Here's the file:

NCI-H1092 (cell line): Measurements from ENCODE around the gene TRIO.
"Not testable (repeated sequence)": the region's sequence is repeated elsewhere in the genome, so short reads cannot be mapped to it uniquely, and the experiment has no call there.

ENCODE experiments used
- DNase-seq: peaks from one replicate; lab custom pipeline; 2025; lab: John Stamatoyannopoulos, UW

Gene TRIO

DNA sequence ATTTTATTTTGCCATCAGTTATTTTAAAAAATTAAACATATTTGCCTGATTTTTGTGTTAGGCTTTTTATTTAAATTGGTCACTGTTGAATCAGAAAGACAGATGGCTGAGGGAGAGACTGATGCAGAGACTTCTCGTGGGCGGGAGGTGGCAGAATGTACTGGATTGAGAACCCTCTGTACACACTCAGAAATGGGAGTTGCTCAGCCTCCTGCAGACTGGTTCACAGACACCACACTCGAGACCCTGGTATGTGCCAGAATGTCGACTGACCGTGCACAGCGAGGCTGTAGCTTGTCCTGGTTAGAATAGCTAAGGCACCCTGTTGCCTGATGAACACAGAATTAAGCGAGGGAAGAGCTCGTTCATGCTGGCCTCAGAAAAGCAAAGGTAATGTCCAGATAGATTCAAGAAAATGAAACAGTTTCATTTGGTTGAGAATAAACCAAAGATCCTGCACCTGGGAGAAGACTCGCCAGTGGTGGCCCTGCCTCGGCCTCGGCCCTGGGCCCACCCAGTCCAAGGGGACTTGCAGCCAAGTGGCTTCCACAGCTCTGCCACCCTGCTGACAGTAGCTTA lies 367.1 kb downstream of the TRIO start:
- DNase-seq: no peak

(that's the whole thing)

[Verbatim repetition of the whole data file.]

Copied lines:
NCI-H1092 (cell line): Measurements from ENCODE around the gene TRIO.
"Not testable (repeated sequence)": the region's sequence is repeated elsewhere in the genome, so short reads cannot be mapped to it uniquely, and the experiment has no call there.

ENCODE experiments used
- DNase-seq: peaks from one replicate; lab custom pipeline; 2025; lab: John Stamatoyannopoulos, UW

Gene TRIO

DNA sequence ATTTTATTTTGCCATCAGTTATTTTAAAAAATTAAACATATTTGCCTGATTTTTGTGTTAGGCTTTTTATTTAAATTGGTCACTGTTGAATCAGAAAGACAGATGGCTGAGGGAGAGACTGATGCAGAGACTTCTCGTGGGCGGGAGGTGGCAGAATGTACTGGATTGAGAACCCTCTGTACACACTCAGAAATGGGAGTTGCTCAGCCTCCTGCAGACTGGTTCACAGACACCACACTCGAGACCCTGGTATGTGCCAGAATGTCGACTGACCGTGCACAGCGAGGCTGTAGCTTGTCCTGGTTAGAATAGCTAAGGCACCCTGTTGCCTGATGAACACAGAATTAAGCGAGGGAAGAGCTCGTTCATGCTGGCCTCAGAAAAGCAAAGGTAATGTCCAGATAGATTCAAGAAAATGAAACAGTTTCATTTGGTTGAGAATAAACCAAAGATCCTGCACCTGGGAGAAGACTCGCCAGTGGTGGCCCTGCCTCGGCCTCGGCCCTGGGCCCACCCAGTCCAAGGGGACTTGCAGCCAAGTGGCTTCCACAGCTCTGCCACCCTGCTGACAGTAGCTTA lies 367.1 kb downstream of the TRIO start:
- DNase-seq: no peak